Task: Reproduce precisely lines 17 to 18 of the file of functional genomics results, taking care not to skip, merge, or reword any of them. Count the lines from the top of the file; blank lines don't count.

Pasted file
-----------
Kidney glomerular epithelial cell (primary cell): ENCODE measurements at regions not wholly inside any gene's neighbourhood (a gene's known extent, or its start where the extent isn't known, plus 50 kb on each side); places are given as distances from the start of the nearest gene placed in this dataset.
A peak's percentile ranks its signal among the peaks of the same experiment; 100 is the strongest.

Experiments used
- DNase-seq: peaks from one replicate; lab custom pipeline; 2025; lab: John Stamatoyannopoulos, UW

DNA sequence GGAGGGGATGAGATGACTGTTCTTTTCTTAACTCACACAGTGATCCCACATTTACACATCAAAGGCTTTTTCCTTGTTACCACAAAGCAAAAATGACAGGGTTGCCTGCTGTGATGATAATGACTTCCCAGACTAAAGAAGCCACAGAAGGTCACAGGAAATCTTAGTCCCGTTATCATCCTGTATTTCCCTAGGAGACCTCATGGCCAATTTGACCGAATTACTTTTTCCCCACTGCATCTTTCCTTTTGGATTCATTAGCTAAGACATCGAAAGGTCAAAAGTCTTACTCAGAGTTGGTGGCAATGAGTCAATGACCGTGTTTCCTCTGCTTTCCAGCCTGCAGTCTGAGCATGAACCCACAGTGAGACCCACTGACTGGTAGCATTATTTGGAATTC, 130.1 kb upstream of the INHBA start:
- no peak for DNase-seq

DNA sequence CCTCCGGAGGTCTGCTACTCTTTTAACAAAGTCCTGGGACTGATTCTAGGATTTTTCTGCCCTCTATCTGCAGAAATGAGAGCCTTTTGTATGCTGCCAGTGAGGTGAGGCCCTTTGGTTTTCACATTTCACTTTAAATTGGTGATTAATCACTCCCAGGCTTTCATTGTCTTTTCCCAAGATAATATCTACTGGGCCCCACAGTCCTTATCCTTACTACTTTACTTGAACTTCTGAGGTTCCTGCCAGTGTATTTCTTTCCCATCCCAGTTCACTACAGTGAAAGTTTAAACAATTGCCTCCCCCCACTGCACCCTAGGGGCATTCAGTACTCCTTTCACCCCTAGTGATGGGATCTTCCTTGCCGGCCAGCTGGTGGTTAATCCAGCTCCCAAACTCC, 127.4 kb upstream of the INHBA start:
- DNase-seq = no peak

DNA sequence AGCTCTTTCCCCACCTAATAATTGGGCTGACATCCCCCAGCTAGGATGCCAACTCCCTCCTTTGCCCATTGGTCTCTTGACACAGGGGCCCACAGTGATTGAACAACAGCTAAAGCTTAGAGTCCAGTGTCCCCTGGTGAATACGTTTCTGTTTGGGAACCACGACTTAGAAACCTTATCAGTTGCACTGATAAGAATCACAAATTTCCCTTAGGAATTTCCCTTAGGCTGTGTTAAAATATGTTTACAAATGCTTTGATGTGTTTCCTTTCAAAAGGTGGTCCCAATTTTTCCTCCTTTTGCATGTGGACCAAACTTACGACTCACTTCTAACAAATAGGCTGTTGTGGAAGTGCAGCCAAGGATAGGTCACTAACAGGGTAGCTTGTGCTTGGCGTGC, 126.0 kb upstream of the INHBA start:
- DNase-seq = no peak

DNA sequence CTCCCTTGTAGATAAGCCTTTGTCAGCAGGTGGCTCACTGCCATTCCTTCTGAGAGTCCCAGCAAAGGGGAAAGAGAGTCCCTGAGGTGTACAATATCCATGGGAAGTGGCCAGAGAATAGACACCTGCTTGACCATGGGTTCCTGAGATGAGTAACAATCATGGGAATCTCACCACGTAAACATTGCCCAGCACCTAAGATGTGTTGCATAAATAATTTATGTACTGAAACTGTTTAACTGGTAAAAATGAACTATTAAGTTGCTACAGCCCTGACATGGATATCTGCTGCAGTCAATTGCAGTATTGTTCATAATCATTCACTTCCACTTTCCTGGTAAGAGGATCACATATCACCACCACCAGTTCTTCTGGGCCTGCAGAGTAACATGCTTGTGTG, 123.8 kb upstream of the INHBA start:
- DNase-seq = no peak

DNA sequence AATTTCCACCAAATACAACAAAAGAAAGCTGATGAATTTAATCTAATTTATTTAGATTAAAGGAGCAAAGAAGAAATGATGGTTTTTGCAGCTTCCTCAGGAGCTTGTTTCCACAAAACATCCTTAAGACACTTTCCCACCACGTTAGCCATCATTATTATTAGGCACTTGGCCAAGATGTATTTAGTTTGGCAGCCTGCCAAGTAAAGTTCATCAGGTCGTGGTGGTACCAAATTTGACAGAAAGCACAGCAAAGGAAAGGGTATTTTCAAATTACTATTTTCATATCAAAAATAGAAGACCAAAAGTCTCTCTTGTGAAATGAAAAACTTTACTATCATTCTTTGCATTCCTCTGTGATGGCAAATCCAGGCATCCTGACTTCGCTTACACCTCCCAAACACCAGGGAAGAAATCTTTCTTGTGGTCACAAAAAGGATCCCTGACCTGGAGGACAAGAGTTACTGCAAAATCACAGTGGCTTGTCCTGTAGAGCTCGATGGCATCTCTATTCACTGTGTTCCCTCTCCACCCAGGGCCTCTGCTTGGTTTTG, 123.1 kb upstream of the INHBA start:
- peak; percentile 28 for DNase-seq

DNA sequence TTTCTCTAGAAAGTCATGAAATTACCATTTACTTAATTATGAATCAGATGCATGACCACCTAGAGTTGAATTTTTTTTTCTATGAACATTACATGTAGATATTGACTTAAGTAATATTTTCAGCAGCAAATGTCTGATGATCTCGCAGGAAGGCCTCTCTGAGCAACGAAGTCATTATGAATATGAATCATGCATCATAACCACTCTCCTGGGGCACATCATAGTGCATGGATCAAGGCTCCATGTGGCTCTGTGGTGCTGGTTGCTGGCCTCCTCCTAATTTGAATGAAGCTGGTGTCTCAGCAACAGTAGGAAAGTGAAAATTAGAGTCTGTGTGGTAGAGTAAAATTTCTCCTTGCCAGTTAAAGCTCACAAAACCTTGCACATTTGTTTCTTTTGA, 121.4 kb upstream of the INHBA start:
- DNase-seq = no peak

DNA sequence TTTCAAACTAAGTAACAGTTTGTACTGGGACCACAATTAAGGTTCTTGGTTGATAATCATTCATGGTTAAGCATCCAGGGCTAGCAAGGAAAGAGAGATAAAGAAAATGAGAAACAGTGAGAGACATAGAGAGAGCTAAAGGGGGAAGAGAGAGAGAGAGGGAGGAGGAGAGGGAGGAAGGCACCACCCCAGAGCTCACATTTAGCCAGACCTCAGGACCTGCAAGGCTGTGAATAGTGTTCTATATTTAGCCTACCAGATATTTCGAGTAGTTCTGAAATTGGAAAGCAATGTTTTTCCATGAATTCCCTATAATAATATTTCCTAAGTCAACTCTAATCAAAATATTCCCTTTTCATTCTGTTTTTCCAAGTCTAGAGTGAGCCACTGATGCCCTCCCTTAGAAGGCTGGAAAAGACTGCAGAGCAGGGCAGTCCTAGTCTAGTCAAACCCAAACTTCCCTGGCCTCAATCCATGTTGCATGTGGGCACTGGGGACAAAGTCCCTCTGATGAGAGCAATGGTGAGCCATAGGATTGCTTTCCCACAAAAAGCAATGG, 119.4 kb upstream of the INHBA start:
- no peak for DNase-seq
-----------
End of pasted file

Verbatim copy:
DNA sequence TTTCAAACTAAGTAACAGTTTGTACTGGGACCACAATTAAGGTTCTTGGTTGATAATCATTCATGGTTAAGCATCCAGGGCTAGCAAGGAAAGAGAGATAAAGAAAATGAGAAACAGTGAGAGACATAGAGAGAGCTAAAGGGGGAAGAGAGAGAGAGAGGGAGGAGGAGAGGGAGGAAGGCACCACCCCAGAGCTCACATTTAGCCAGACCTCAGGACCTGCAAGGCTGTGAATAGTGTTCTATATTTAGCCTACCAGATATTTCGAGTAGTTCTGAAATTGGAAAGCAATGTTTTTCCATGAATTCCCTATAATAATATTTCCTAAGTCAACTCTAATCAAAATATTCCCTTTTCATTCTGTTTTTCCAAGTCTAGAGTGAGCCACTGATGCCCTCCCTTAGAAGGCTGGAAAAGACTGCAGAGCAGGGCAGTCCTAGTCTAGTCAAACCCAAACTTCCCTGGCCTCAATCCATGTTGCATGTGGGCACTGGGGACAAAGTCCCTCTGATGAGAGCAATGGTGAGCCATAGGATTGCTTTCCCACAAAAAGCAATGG, 119.4 kb upstream of the INHBA start:
- no peak for DNase-seq